Mountain Bike Oregon

Daniel Sharp,  Photographer
February 1, 2011 (Updated May 24, 2017)

All sports have a Mecca of some kind, a place hardcore fans or participants yearn to visit, either to bask in the glory of events past or to create historic good times of their own. Alpinists have Chamonix. Scuba divers have the Caribbean. For years, mountain bikers had Moab, Utah. But recently, a new destination is vying for the crown of singletrack nirvana: Oakridge, Oregon. Located 40 miles east of Eugene, in the foothills of the Cascade mountain range, Oakridge has been quietly building a reputation as one of North America’s finest places to ride bikes off-road. Tremendous mountain views, a wealth of trails of all difficulty levels and just enough access to things like food, shelter and beer have combined to put this former timber town firmly on the map for mountain bikers of all abilities.

A big part of the area’s rise to recognition comes thanks to Mt. Bike Oregon (MBO), a three-day event that happens twice a summer, combining all the adrenaline-stoking riding you can fit in, plenty of good food, excellent company and quite a bit of the Northwest’s rightfully famous microbrews. Organized enough to run smoothly and provide shuttle access to the area’s best singletrack trails, casual enough to feel like a big camping party and welcoming to riders across a broad range of experience, MBO is a trail rider’s dream come true. Founder and organizer Randy Dreiling started the event in 2005 to showcase the area’s trails, as well as bring some new economic blood to the area. Dreiling, who has become one of Oakridge’s biggest advocates, also owns Oregon Adventures, a professional guiding service that caters to riders looking to get the local scoop on the best trails.

MBO has a refreshingly simple schedule: eat, ride, drink beer, sleep, repeat. Each night, sign-up sheets for the shuttle buses are put out for the next day’s rides, and there’s a mad scramble to sign up for popular trails like Alpine and Middle Fork. But I’ll let you in on a secret: There are no bad rides. Adrenaline junkies will want to score a slot on The Epic, but every trail in the area boasts incredible views, flowing lines and challenging terrain that stops short of brutal. When the ride is over, you can opt for a hot shower or jump in the river for a brisk camp-side rinse. After you get cleaned up, there’s time to relax, discover the latest in bike tech by visiting the various bike manufacturers who set up demo tents and get ready for dinner. Food here is excellent (Burritos! Pancakes! Awesome coffee!) and plentiful, and the beverages in the beer and wine garden are appealing and free flowing, making for easy conversations and new friends. I ride myself silly all weekend, and am amazed at the wealth of trails, vistas and pure fun I have. “I’ve been riding and racing mountain bikes since I was in college, and this was honestly one of the best weekends of riding I’ve ever had,” my friend Mat Coffey tells me on Sunday afternoon. I can’t argue with his assessment.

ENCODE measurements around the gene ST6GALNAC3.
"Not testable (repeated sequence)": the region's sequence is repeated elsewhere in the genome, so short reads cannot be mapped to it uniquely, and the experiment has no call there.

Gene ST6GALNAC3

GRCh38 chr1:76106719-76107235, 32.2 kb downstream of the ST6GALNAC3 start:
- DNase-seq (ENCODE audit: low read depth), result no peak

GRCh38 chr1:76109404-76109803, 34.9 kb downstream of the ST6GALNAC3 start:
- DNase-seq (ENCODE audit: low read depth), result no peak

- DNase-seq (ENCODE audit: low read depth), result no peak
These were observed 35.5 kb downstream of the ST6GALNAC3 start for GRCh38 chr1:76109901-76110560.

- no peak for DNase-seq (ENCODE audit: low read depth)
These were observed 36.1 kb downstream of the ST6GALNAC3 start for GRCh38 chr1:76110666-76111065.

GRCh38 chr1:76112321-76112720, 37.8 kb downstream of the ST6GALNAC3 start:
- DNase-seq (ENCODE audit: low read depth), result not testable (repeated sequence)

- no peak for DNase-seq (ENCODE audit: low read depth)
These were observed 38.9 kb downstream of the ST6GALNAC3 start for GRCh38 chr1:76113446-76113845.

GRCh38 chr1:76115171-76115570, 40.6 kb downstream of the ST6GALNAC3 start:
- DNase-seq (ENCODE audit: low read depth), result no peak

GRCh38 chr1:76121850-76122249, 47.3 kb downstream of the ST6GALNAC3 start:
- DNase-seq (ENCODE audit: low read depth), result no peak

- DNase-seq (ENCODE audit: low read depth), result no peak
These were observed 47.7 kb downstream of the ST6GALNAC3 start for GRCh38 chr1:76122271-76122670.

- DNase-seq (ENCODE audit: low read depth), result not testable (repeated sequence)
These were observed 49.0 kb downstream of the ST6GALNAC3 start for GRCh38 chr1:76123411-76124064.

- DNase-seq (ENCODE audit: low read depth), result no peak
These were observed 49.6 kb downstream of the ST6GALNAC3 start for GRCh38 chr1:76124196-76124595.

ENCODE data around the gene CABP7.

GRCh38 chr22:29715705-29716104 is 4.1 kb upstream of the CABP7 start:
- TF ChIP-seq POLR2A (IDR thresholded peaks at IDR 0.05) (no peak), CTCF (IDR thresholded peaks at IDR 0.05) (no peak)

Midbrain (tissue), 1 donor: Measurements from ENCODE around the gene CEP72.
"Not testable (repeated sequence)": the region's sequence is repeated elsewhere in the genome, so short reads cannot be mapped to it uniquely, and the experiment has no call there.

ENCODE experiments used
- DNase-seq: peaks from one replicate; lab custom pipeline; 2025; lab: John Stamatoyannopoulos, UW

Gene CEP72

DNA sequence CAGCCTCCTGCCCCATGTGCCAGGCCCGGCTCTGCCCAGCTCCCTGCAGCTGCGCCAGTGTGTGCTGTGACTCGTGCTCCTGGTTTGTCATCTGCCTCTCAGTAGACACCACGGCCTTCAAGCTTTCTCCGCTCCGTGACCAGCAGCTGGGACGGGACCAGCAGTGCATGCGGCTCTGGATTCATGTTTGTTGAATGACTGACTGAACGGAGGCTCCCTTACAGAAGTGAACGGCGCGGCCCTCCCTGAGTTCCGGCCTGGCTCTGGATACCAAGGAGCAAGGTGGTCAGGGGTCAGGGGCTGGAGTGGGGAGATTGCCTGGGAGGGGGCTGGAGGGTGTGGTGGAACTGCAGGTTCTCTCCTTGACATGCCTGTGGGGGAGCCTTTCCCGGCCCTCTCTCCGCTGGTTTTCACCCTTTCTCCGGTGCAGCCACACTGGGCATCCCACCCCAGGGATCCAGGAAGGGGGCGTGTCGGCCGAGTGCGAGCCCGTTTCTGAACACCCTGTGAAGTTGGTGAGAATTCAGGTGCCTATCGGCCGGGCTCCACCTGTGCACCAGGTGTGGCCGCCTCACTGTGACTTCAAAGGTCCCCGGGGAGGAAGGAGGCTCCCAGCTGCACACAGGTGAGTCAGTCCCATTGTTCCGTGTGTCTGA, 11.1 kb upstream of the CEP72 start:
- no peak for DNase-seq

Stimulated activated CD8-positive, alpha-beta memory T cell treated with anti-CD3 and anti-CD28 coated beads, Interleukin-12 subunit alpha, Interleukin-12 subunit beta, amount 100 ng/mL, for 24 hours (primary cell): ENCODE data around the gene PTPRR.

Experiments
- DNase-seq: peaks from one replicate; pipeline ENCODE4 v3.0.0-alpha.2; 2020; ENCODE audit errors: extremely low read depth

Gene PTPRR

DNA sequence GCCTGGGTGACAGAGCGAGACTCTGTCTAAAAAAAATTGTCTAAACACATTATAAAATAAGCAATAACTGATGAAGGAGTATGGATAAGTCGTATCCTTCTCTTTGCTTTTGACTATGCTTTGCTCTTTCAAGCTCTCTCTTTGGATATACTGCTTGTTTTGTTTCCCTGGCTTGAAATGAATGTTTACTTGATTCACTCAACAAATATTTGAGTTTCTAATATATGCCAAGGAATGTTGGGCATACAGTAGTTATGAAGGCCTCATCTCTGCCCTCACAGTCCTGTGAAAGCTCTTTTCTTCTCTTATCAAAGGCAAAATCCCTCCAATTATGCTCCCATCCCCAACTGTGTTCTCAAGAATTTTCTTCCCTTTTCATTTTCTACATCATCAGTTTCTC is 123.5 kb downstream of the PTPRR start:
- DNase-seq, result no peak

The trails and the instant community are the real stars of MBO, but they couldn’t exist without the town of Oakridge. For years Oakridge was a thriving timber area, but when mills closed due to the industry’s decline in the late ’80s and early ’90s, the town fell on hard times. Now, businesses like Oregon Adventures, bike shop Willamette Mountain Mercantile, the Trailhead Coffeehouse and brewpub Brewers Union Local 180 all cater to the new economic force of mountain bikers, making Oakridge an ideal outdoor destination for two-wheeled trail lovers.

Beyond the organized option of MBO, Oakridge is perfectly suited to those who are either unable to make it on MBO’s dates, or who prefer to create their own itinerary. Lodging options include the Oakridge Motel and the new Oakridge Hostel, or you can pitch a tent by the river at the Salmon Creek campground. The knowledgeable and friendly folks at Willamette Mountain Mercantile can help you sort out trail options, or you can enlist Oregon Adventures to guide you for the day (or multiple days), including shuttles to and from the trailheads. A build-your-own mountain bike adventure is as close as a couple of phone calls, a little time off and bike tune-up. What are you waiting for?

About The

Otis Rubottom
Otis Rubottom has been riding, and writing, in Oregon for over 12 years. He authored Rubber to the Road, Vol. II, a book of Portland bike rides, and contributes to various publications both online and print. He's looking forward to helping enthusiastic riders discover more of Oregon's roads, trails, and the stuff in between.